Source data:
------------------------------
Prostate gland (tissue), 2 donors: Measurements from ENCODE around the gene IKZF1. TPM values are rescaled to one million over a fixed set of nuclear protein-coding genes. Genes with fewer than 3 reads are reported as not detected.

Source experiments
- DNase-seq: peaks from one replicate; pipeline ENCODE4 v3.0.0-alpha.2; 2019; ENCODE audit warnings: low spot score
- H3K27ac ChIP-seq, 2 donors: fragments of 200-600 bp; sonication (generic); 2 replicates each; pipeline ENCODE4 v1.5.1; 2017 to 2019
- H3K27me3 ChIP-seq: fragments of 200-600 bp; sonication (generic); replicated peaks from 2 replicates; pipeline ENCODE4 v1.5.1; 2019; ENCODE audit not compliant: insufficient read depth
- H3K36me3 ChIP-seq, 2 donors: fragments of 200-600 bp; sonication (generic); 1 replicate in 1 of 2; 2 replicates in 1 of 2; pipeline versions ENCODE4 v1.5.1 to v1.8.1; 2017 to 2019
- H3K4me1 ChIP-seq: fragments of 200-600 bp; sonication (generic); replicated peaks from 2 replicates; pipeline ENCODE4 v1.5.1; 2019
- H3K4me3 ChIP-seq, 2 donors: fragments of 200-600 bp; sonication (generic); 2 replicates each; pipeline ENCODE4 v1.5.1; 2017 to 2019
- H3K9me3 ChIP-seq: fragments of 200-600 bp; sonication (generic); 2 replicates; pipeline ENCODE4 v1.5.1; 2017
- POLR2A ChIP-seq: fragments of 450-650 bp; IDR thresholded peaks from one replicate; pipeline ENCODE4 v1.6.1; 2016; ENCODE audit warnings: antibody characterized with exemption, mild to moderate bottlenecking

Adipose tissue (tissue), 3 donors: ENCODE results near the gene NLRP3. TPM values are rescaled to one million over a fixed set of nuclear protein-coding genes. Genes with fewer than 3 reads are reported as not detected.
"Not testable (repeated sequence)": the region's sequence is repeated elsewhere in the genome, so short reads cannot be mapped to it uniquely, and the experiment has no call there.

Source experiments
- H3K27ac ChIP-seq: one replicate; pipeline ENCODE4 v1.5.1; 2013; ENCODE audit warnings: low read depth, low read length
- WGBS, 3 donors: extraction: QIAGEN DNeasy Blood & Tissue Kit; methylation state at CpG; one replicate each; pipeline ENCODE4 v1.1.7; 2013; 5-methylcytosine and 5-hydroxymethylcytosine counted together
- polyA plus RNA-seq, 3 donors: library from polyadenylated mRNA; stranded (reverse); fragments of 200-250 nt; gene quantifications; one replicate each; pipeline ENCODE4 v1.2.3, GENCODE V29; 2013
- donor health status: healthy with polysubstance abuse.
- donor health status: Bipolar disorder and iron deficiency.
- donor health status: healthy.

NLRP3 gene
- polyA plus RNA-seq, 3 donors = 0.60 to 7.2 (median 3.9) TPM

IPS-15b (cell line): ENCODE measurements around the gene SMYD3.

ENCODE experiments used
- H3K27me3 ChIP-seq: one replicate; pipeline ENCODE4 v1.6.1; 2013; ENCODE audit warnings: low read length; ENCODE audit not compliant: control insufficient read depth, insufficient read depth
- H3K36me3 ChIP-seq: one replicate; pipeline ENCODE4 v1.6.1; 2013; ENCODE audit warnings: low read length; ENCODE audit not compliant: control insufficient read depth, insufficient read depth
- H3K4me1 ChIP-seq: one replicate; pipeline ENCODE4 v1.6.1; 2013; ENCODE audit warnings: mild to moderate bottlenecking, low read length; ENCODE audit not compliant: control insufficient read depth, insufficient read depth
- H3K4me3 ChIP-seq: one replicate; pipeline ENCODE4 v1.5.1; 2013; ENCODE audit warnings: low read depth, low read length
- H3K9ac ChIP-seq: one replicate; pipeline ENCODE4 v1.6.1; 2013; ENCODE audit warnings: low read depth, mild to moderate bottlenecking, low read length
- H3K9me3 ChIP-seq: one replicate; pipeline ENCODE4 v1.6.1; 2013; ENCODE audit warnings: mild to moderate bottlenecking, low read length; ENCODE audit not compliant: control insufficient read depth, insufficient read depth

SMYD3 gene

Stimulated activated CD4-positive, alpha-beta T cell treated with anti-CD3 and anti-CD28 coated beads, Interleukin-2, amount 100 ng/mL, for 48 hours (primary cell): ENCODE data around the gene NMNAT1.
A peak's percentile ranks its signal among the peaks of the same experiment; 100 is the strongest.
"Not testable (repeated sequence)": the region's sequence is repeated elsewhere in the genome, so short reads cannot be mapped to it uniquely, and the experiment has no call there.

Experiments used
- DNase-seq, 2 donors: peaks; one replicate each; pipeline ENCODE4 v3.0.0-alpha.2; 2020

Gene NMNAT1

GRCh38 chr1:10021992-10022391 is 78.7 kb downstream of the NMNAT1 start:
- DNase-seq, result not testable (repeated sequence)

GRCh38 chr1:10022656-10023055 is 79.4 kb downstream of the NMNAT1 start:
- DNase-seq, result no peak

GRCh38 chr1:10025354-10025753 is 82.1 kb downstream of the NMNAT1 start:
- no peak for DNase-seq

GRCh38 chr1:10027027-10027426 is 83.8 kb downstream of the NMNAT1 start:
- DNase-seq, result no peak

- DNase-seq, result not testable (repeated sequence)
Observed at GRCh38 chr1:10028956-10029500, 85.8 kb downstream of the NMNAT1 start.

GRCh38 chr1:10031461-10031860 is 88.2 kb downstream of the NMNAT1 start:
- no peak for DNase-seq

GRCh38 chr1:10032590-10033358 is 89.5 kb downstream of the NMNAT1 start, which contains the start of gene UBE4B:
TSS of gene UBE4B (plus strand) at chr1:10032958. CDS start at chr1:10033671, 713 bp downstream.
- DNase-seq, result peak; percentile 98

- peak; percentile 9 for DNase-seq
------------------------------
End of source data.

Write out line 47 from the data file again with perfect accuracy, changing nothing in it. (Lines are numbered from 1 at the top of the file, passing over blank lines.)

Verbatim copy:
GRCh38 chr1:10031461-10031860 is 88.2 kb downstream of the NMNAT1 start: